Some argue that geographical expansion is preferable to industrial diversification. This provides economies of scale (lower unit costs from producing more of the same) and allows the firm to use its marketing resources more effectively. Multinationals are more flexible than domestic companies, because they can move production around to where raw materials prices or labour rates are low or falling. And this kind of geographic spread provides more opportunities for moving profits or tax losses to wherever they will have the best tax advantages. Rule one of diversification is don't even think of it until the original business is on a sound footing. Diversification will suck time, money and concentration away from the main enterprise.

Does the new market offer better prospects for profit than the existing one? If not, you could be better advised to grow your share of the market you're already in. It may be that the existing market is mature or declining and simply doesn't offer any more growth potential. In that case, diversification might be a viable defensive strategy. But what is the cost of entry, and can you afford it? Finally, do you have, or can you establish, a competitive advantage over companies that are already occupying the intended space?

While failures by far outnumber the successes, there have been some triumphal moves into new markets, often by leveraging an existing corporate brand. Virgin makes lTT look like a focused business. It started as a record label, but now embraces an airline, drinks, cable TV, mobile phones, financial services, health clubs and wedding dresses. Canon has made the leap from cameras to office equipment.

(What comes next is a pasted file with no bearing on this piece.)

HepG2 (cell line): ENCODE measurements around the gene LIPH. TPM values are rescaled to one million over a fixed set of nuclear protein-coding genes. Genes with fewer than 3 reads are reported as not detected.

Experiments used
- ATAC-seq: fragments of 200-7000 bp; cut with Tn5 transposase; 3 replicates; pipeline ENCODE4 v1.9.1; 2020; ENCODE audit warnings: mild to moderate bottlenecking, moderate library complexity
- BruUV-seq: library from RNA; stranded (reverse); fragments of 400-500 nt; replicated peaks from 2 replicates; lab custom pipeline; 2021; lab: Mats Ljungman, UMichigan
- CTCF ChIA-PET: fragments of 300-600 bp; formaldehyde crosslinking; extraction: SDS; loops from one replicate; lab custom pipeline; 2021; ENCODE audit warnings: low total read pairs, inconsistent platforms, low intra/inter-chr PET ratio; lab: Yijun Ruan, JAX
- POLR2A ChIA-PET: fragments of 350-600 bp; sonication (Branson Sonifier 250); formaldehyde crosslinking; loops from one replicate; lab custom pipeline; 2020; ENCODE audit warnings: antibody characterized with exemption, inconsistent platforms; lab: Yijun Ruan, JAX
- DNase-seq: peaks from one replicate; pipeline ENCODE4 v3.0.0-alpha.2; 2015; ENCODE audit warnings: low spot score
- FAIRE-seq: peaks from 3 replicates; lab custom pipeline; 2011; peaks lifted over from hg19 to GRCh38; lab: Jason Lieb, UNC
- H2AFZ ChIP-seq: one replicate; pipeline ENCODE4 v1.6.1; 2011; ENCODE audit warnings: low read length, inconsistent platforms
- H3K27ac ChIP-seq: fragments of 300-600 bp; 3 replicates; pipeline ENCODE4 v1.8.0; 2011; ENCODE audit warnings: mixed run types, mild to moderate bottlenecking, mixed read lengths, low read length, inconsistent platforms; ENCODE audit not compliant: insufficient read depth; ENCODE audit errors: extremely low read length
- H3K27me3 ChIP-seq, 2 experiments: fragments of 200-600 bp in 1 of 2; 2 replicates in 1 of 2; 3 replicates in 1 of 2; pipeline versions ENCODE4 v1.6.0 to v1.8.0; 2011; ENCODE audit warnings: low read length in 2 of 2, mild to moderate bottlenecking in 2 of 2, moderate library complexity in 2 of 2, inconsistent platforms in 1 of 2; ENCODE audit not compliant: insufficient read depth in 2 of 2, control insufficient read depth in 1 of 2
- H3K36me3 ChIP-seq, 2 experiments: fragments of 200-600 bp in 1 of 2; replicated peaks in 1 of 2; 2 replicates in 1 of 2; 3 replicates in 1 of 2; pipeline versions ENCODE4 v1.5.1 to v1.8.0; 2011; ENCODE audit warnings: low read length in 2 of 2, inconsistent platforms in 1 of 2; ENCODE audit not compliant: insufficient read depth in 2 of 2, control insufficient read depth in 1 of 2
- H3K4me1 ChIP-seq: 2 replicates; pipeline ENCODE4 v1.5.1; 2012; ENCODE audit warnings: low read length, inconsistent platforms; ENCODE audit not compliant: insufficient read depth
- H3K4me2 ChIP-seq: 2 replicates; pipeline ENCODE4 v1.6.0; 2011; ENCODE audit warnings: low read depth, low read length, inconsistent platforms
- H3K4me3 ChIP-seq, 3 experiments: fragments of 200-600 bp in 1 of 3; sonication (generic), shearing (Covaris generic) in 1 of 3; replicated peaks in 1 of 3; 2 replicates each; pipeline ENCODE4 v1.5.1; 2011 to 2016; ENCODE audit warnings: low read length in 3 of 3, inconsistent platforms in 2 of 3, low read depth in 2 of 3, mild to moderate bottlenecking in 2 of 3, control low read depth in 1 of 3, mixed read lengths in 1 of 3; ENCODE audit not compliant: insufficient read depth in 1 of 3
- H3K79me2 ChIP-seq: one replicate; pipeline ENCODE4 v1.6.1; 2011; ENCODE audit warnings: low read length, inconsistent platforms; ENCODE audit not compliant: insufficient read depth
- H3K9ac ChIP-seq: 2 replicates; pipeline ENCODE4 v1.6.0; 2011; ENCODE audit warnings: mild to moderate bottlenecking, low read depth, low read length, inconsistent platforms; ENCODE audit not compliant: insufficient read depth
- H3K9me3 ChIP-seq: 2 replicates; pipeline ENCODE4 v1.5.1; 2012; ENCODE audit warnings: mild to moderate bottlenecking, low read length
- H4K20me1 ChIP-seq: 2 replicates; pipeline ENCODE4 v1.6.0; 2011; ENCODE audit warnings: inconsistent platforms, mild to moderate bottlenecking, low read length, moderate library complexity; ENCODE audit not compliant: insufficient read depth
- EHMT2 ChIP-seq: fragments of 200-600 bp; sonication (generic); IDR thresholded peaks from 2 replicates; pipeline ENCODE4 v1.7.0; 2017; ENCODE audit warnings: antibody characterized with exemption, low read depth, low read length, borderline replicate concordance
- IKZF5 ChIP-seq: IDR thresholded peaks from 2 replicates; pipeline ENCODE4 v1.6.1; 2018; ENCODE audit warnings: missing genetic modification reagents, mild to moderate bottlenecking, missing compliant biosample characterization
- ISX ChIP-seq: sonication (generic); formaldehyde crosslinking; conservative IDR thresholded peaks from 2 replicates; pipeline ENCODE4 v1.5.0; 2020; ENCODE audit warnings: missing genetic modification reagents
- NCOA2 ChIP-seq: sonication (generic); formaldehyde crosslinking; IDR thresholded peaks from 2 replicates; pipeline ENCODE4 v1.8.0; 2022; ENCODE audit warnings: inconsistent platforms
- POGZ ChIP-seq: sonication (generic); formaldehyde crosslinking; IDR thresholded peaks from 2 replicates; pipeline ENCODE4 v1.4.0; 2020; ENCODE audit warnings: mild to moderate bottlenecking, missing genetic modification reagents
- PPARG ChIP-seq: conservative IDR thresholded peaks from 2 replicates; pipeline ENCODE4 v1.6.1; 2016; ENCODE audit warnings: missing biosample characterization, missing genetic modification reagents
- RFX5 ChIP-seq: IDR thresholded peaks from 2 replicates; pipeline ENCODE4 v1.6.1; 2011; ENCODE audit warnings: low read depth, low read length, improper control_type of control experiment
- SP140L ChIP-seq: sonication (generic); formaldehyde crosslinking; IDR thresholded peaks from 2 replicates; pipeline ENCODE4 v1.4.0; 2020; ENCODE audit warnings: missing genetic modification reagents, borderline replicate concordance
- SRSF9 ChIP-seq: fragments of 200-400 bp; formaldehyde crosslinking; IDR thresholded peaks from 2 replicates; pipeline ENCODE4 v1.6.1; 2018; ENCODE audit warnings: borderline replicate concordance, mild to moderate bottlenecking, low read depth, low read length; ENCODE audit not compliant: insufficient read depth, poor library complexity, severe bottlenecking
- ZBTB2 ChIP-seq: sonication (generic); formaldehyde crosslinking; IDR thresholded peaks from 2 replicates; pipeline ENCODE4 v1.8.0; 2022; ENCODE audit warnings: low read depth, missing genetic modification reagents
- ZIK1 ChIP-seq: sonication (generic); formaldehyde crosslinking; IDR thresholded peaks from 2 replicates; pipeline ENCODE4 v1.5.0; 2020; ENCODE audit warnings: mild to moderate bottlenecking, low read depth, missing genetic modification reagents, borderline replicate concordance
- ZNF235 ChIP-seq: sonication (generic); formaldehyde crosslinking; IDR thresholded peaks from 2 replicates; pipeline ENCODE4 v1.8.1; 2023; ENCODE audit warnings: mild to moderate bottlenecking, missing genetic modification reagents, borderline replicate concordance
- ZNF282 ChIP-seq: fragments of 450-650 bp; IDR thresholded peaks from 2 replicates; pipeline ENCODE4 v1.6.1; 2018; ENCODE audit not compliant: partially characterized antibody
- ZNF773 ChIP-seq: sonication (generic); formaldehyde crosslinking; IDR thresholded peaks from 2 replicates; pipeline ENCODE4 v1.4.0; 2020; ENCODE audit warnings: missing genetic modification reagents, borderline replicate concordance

There is plenty of opinion on the wisdom or otherwise of Amazon's and Google's diversification strategies. Some say Amazon should move next door into other forms of retailing, instead of crossing the road to computer services. Others believe that, whatever the outcome of Google's software excursions, it has already invoked the 'winner's curse' by winning a costly bidding war for YouTube. Whether these roads lead to green pasture or the wilderness, they will be required reading in business schools some years hence - guaranteed.

Reference: 50 Management Ideas You Really Need to Know

Book by Edward Russell-Walling